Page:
By Stacy M. Brown, NNPA Newswire Senior National Correspondent

While President Joe Biden asserted his discontent with voter suppression laws making their way through legislatures in GOP-led states, Vice President Kamala Harris dropped a bombshell regarding potential plans to sidestep the oppressive filibuster and push through laws to protect the ballot box.

During a speech in Philadelphia on Tuesday, July 13, the President made a “moral case” for voting rights and pledged to do whatever he could to protect ballot access as American votes face “authoritarian and anti-American restrictions.”

At the same time, Vice President Harris hinted to NPR that it might be time to consider unconventional measures to stop Republicans from restricting access and denying certain citizens the right to vote.

The network noted that the Vice President intimated that she had started talks with senators about a voting-rights exception to the filibuster.

“I believe that of all the issues that the United States Congress can take up, the right to vote is the right that unlocks all the other things,” Harris told NPR. “And for that reason, it should be one of its highest priorities.”

When pressed on whether she supported a carveout to the filibuster for voting rights proposed by Congressman James Clyburn (D-S.C.), Harris said, “I don’t mean this in any offense, but I’m not going to negotiate this way. But I’m certainly having conversations with folks.”

Most legislative bills need at least 60 votes to pass the evenly divided U.S. Senate, meaning at least 10 Republicans must support the measure. The GOP almost unanimously has rejected bills that would make it easier for all Americans to vote, particularly seniors and minorities.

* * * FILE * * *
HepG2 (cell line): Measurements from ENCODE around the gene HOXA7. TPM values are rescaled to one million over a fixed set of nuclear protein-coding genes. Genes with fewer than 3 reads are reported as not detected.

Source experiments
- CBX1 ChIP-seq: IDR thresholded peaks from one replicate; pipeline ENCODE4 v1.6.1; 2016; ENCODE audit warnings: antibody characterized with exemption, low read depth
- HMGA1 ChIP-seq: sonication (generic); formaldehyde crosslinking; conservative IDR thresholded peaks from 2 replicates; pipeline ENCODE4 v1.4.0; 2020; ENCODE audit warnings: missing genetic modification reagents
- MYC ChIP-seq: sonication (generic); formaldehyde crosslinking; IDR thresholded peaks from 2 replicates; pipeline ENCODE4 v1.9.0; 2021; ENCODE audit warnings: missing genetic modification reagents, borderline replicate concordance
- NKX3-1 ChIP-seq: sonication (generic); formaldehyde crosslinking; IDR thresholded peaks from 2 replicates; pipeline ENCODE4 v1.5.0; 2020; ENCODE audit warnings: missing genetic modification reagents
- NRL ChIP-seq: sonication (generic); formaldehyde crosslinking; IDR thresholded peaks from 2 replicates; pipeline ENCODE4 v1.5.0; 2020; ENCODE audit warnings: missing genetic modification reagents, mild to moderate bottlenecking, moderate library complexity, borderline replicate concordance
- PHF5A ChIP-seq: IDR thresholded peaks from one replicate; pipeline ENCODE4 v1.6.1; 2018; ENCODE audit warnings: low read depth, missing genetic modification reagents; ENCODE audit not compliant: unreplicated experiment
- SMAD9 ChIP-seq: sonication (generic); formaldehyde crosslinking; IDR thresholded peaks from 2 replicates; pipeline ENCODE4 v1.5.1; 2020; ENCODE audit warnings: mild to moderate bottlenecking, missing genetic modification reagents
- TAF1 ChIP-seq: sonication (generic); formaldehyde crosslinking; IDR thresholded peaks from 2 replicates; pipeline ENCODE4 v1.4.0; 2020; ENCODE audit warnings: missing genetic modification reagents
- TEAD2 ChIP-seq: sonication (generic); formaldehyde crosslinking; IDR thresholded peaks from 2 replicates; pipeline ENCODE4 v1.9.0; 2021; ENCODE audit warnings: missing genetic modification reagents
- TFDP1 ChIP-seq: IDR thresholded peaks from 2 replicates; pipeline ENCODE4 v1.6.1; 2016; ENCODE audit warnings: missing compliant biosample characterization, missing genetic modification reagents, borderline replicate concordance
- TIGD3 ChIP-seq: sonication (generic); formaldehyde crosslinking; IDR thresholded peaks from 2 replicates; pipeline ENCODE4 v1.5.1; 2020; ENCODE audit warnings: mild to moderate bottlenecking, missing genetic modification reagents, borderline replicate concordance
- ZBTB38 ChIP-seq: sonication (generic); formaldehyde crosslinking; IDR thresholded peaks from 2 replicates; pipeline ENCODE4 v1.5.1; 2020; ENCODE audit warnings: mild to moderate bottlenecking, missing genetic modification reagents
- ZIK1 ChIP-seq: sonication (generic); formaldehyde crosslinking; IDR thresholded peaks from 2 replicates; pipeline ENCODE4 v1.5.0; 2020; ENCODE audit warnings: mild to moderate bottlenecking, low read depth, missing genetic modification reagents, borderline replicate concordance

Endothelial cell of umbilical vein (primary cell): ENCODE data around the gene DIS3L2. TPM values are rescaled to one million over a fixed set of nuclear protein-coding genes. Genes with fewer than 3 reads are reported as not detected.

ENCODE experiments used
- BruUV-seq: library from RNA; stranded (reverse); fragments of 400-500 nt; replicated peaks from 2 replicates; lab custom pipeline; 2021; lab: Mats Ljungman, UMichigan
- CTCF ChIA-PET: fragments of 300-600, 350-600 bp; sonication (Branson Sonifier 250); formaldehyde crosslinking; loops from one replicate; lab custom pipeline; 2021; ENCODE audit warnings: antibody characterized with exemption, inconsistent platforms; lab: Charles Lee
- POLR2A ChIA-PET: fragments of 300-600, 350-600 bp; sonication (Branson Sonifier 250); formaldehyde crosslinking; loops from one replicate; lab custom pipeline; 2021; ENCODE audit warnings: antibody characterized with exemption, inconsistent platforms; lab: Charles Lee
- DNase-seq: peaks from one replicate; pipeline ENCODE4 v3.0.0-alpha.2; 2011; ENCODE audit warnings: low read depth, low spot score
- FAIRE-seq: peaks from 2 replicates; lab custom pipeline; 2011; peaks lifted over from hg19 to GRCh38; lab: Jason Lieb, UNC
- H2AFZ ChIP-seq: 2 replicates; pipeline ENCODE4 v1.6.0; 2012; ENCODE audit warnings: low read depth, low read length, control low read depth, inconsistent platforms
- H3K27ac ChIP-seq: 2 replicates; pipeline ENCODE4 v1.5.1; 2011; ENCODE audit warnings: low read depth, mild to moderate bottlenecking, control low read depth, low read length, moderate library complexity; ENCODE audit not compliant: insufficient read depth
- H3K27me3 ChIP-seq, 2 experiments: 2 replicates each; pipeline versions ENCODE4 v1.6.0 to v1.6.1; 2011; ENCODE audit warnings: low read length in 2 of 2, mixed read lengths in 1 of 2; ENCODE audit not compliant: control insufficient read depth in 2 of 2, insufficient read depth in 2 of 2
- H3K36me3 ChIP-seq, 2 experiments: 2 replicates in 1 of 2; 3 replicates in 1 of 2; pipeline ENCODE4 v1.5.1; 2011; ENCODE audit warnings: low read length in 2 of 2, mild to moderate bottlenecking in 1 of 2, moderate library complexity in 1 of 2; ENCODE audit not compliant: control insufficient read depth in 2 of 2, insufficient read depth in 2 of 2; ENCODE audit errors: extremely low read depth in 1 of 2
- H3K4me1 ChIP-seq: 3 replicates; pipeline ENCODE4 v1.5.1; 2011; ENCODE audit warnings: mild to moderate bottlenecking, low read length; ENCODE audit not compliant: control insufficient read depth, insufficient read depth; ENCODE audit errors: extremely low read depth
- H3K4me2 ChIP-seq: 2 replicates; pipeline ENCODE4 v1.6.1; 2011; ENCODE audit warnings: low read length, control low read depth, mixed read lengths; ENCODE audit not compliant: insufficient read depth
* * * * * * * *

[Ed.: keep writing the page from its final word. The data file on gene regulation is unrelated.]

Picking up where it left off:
If Democrats hope to pass the John Lewis Voting Rights Act or the For the People Act, abolishing the filibuster rule of 60 votes appears necessary.

Or, as Vice President Harris hinted, a way to subvert the filibuster.

In Philadelphia, the President lashed out at Republicans.

“Some things in America should be simple and straightforward. Perhaps the most important of those things, the most fundamental of those things, is the right to vote,” the President insisted.

“The right to vote freely… The right to vote fairly, the right to have your vote counted. The Democratic threshold is liberty. With it, anything is possible. Without it, nothing, nothing.

“This is a test of our time,” Biden continued.

He called the suppression laws in places like Texas and Georgia the most significant test of American democracy since the Civil War.

“That’s not hyperbole — since the Civil War,” the President remarked.

“The Confederates back then never breached the Capitol as insurrectionists did on Jan. 6. I’m not saying this to alarm you. I’m saying this because you should be alarmed.”

The President explained that things could and should be different.

“We have the means — we just need the will. The will to save and strengthen our democracy,” Biden exclaimed.

“We have to prepare now. As I said time and again, no matter what, you can never stop the American people from voting. They will decide, and the power must always be with the people. That’s why just like we did in 2020. We have to prepare for 2022.”

The President concluded that the push for voting rights legislation must continue.

“[The For the People Act] would help end voter suppression in states. Get dark money out of politics. Give voice to people. Create fair district maps and end partisan political gerrymandering,” the President argued.

“As soon as Congress passes the For the People Act and the John Lewis Voting Rights Advancement Act, I will sign it and let the whole world see it. That will be an important moment.”